There are few ways to get more smiles, or more attention, than images of amusing signs. This can range from intentionally witty ones, to signs with poor grammar, to signs that seem normal in one location, but very odd to those from other places, to unintentional placement of signs. Stock up!
Numbers are in constant demand for graphics, articles, blog posts, and even book covers. Take the time to start an interesting numbers series, and remain on the lookout as you shoot, for additions to the series. Interesting numbers shots will be amoungst the most popular of your stock images with writers, graphic designers, illustrators, and bloggers. Consider creating multiple series, depending on colors, or locations of numbers within your images. Include plenty of context, and let the designers crop as desired.
As an architectural photographer, it is easy to focus on images of empty buildings and silent streets. Such shots may well serve many purposes best. But it is also important to shoot images containing people. This adds scale, interest and, well… life. The image at the bottom below was recently used to discuss lighting for narrow streetscapes. The image above it is all of that, plus an overflowing helping of life. A wine tasting taking place in the same street a month later offered this opportunity to contrast the empty and the full. Each serves a different purpose, and each would speak to a different image purchaser. Just add life, plus appropriate keywords, et voila!
Backlighting is the method that deprives the objects being shot the light they need to be clearly seen. And yet, in some instances, it can create a compelling result. Here the backlight rakes the rear and surface, providing a textured backdrop. And enough light is bounced from the arch above and to the right to provide a modest amount of sidelight, defining the teapots that form the subject.
The familiarity of these pots mean that less lighting is actually more, modeling them dramatically, and making them an interesting study, instead of the obvious objects they would be with more typical lighting. This is the very type of lighting that artists sometimes use to light subjects for still life studies in charcoal or ink. The result is a photograph echoing a hand-drawn black and white still life. A touch of warmth in the image color, mostly to the upper right, and a cooler “light leak” mostly on the lower left add a color range to the otherwise monochrome image.
Colors make an image sing. Color relationships make an image harmonize. The image below has a powerful border of teal, from the paint on the wall behind the mirror, which makes a strong warm/cool color relationship with the gold of the mirror frame. But the further relationships of the gold of the mirror frame to the similar gold in the painting frame in the reflection, and the wood tones of the frame relating to the wood in the reflection, tie the layers of the image together.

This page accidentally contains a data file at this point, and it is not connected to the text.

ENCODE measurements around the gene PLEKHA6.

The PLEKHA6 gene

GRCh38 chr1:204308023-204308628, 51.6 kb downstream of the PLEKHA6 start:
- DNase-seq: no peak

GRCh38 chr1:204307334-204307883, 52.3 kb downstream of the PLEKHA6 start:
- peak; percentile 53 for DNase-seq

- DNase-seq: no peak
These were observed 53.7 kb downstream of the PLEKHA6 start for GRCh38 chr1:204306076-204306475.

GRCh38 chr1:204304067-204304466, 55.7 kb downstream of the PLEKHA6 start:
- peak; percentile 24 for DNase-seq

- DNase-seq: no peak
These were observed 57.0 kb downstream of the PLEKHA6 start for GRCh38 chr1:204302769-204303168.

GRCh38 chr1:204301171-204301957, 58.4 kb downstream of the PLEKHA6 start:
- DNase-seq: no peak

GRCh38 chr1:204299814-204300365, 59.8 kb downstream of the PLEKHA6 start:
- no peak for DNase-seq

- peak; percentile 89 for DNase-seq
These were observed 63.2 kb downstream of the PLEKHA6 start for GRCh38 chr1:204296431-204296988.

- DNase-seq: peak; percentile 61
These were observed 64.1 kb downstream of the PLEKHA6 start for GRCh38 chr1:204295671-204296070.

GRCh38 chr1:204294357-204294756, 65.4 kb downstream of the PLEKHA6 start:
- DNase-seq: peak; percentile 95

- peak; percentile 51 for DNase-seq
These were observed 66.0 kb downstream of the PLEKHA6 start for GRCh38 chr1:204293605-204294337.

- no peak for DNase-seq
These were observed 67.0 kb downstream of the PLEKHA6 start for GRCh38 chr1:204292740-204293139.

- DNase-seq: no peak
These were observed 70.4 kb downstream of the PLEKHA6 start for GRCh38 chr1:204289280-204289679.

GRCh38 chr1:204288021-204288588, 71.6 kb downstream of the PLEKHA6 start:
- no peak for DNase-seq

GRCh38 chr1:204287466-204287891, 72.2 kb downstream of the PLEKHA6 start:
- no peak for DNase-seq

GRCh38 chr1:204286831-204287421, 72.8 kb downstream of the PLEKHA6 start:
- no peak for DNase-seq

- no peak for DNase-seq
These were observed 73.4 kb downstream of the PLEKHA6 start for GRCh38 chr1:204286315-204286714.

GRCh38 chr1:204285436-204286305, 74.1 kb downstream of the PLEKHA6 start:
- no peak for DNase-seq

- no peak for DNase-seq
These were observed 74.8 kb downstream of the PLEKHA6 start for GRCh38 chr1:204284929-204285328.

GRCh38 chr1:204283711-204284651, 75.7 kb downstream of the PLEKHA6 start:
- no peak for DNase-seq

Photojournalism, or Reportage as it is called in Europe, is the art of choosing what to shoot, and how to shoot it. Since such images cannot be manipulated after the fact, photographers tend to control them in advance instead. The image below shows such a technique. With the goal of making the beach scene look crowded and unpalatable, several techniques have been used. The first was to compress the crowds by waiting for high tide, when the beach is at it’s narrowest. The next was to shoot with a very long telephoto lens, to compress the scene in a second dimension. And the choice of processing in black and white further aids the efforts by depriving the scene of the bright colors of a summer beach. It would have been possible to tell a very different story by shooting an idyllic scene of children playing in the waves, and digging in the sand, simply by using a wider lens, and shooting out to sea, leaving the clutter behind the camera.
Its easy to offer your viewer a broad panorama. But with the loss of the third dimension in photographs, such a view often, so to speak, falls flat. Layering foreground elements into the composition is the simplest technique for adding depth to an image. But a variation on that technique is to deny the viewer the bigger view, to force them to peer, in a sense, through the keyhole to see it. While this may seem a contrary technique, the result can be quite compelling. Below, one of the Porcupine Islands off the Coast of Maine is viewed through the gap between the gunwales and the boom of the sail. Yet the result has more flavor for the compression of the scene, and the addition of the other elements.